Friday, December 8, 2017

Tech Bytes - December

It's December, and to borrow a line from Silver Bells, "in the air there's a feeling of" excitement. In the midst of the wonder of the season, try out these ideas for technology integration.

Be In the Know:

Seesaw released Activities earlier this year. Just a couple of weeks ago, they added the ability for teachers to share their created activities with each other. Here is an example I made for understanding characters and one for a word sort. A fellow educator shared a fabulous creation of templates that can be utilized for the activities. And educators are sharing links to their creations that can be added and edited from your Seesaw Activity library. I hope you take advantage of this ability to layer student thinking over their Seesaw submissions. If you want to learn more, please ask your ITF, we will be happy to assist.

iPad App: 

Scratch Jr
 for iPad - We are ending the Hour of Code week today, but my hopes are that our students continue to code. I was fortunate this week to be in classrooms where students were coding. I had the privilege of introducing a class of second graders to Scratch Jr. This app allows students to snap together programming blocks to make their characters move and talk. While programming, they are solving problems, designing projects, and expressing themselves creatively. They are using math and language skills in a meaningful context allowing them to not only learn to code but "code to learn."

Our lesson this week was on understanding characters in the story by knowing what the character thinks and feels throughout. So what better way to show understanding than to recreate the story's beginning, middle, and end through coded characters. Check out this lesson for the details. 

Cool Tools Corner:

Escape Rooms are a great way to have some fun with friends and family. Perhaps you are thinking about participating in one over the holiday break. You can bring that excitement into your classroom tied to your curriculum. BreakoutEDU has physical kits with locks for boxes or you can do a digital breakout using Google Forms. You can create digital breakouts that use Google Apps to create and share a series of critical thinking puzzles to open the virtual locks in the Google Form.  The ITFs have created some for the district and will be happy to help you create one specific for your standards.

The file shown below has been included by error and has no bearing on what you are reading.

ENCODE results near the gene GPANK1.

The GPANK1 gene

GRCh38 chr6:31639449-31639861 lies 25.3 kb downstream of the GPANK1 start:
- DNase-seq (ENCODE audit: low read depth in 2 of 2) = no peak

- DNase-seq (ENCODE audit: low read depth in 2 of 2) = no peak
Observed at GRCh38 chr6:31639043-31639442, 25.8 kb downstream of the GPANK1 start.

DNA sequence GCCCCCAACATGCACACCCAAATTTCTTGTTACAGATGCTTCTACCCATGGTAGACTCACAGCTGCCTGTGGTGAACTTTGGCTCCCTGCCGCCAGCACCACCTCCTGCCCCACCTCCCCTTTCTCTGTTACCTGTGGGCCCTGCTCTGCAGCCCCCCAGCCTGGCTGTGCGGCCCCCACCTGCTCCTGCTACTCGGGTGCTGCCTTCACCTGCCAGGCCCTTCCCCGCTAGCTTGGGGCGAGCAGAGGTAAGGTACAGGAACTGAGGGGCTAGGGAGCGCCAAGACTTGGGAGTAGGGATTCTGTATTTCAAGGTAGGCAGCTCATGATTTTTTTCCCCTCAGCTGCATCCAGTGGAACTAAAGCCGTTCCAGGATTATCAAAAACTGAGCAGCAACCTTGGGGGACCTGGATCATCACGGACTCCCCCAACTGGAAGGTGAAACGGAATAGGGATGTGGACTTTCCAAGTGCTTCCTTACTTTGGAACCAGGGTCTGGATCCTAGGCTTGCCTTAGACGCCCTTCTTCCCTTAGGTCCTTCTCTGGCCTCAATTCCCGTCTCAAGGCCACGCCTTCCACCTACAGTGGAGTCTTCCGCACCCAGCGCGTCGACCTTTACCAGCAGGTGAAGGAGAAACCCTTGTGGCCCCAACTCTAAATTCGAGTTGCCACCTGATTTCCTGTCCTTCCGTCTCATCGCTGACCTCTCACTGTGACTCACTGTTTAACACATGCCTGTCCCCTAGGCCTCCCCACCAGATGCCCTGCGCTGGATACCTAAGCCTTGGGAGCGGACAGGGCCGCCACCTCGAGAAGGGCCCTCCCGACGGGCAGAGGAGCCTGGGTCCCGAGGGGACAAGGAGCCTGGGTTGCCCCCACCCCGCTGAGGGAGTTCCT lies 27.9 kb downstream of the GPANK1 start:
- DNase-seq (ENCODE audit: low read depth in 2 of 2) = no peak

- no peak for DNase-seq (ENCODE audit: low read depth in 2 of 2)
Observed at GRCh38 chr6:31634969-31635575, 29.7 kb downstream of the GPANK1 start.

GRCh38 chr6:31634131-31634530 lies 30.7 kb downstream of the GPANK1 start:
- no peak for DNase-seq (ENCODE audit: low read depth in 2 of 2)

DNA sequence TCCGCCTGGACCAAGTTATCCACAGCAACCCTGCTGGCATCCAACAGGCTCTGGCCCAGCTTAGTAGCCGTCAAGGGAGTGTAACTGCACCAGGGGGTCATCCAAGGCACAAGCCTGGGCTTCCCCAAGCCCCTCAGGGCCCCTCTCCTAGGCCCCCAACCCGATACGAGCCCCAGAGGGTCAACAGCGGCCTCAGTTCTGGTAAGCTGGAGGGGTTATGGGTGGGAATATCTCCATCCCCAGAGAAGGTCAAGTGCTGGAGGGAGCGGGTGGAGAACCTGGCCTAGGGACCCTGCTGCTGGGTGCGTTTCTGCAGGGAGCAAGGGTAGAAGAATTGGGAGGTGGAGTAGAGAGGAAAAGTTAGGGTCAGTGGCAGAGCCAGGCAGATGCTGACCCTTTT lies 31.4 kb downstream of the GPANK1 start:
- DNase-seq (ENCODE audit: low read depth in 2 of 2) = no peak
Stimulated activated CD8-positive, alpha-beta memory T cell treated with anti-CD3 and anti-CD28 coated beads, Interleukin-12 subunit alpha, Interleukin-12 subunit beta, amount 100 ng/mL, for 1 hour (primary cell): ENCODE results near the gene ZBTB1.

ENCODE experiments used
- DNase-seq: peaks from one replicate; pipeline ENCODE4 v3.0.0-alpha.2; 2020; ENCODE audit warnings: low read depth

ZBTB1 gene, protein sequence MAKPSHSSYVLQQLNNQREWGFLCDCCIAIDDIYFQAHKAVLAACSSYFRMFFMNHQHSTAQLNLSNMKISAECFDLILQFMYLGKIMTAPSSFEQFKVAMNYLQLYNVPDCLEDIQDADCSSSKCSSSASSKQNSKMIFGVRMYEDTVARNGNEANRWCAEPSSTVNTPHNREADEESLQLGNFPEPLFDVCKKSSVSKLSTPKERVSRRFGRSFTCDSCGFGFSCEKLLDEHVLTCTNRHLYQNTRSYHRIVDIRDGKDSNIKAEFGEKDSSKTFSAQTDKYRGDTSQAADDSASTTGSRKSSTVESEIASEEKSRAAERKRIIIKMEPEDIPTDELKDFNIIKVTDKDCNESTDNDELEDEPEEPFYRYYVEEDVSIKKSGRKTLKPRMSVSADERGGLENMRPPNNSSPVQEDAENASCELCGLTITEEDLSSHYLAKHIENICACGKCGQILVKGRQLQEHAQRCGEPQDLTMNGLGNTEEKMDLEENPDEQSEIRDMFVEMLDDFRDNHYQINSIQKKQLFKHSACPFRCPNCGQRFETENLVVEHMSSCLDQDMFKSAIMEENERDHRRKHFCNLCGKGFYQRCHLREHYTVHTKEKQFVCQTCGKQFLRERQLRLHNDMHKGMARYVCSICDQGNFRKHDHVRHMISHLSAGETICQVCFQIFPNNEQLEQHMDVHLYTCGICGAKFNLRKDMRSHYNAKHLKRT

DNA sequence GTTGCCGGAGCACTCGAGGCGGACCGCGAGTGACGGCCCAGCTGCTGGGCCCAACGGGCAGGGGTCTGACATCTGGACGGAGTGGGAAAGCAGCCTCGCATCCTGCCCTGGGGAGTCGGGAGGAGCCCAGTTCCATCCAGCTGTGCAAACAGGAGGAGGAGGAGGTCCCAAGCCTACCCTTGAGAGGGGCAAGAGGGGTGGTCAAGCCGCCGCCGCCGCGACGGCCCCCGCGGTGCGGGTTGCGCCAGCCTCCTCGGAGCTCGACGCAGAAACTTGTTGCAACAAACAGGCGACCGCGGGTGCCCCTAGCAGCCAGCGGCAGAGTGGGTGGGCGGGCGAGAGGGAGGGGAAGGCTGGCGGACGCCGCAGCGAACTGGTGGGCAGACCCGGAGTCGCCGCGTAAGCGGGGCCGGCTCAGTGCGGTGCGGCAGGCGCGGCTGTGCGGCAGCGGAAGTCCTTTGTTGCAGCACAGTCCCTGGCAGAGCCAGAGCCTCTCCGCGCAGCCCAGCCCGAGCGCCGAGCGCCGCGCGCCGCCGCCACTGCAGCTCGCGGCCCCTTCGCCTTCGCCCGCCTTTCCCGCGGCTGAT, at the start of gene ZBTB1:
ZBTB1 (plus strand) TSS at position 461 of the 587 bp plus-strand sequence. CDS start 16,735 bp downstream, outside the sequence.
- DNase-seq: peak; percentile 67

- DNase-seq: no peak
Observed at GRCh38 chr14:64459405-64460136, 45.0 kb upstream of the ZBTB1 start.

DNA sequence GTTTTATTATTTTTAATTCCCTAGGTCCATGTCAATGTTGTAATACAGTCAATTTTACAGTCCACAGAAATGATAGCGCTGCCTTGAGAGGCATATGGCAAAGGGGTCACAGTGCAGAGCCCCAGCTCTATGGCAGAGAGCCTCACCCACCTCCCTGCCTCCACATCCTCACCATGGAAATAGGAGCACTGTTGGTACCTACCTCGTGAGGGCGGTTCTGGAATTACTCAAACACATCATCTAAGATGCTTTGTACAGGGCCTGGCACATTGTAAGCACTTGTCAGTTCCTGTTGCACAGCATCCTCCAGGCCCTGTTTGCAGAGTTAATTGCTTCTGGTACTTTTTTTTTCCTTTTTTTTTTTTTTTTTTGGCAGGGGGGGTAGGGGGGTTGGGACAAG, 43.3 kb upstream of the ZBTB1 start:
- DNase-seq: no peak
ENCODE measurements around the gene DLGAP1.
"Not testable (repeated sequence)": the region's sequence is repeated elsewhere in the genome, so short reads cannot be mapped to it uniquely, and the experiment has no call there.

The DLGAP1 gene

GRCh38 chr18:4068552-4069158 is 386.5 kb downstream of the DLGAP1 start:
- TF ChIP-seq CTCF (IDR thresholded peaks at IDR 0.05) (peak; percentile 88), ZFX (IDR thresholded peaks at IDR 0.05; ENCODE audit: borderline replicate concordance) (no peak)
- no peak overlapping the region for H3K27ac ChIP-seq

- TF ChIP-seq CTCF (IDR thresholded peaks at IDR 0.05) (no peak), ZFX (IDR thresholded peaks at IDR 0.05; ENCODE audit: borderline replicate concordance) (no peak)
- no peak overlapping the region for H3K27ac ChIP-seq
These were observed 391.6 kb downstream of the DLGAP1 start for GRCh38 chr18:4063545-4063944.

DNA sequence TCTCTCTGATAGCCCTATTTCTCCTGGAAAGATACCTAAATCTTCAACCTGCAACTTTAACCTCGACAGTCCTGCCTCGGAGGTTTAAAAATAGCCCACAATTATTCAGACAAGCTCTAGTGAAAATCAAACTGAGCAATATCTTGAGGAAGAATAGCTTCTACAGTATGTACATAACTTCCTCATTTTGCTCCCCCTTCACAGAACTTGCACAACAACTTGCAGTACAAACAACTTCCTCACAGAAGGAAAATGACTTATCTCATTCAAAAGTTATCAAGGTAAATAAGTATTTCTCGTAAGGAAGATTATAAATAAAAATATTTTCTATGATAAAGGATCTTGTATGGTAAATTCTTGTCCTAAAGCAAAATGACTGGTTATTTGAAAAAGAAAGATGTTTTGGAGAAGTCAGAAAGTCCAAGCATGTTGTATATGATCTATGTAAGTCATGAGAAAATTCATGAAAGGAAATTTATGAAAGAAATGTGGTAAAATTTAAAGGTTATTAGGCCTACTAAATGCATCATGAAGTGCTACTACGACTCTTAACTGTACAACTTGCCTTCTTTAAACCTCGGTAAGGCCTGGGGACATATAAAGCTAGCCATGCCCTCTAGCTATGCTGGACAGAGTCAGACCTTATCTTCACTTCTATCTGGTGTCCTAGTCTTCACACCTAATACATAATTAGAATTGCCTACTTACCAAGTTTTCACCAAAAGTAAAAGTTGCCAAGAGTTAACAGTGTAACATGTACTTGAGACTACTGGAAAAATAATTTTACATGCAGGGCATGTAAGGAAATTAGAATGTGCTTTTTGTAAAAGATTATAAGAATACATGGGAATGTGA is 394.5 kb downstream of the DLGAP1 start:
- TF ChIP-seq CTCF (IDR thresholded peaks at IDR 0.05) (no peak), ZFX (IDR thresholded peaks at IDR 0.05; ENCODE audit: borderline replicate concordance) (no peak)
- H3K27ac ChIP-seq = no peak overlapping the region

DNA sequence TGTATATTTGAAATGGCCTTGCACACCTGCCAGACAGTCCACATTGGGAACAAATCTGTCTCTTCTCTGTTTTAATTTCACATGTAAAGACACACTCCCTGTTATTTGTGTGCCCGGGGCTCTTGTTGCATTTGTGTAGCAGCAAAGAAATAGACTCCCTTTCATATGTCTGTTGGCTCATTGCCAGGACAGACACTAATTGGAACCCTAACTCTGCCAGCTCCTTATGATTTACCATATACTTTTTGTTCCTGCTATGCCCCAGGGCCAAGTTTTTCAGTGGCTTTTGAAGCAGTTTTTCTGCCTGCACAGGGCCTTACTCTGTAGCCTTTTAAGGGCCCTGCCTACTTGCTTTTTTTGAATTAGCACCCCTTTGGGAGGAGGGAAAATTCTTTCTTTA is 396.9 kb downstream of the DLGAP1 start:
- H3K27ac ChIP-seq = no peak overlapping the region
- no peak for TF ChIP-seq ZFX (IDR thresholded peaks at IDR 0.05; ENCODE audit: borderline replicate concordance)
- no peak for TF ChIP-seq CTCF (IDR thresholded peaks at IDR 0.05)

If you want to give it a try before Christmas break, check out these options for elementary students. K-2 would need help and hints, but 3-5 could probably solve collaboratively. For K-2, perhaps you could do the breakout as a class activity. You are only allowed 30 minutes to solve the clues.

Merry Christmas!

Wednesday, November 15, 2017

Tech Bytes - November

Welcome to the busy holiday season and time spent with family and friends. As you are gearing up to head out for Thanksgiving, ponder these technology integration ideas. How can you integrate them into your upcoming units and standards?

Be In the Know:

Image from Pixabay

Emojis and Educators...Oh What Fun!

Students and teachers alike love Emojis right? So why not incorporate them into your content? For example, did you know that you can insert emojis into Google Docs? Yes! From the Menu bar, choose Insert > Special Characters. Then click the drop-down and choose Emoji. If you are having your students publish writing in Docs, let them use emoji's to enhance their story. They can even draw their own Emoji (I'm thinking character, self-portrait...). Eric Curtis has published a blog post on 5 Emoji Learning Activities complete with screenshots and directions.

My latest find that I LOVE is using emoji's to help organize files and folders in Google Drive. Did you know that you could use special symbols to group and organize your Drive? Well, thanks to an extension called Emoji For Google Chrome, you can organize with Emojis! Check out information on how that works here.

Share any ideas you have or have found on using Emojis in the classroom.

iPad App: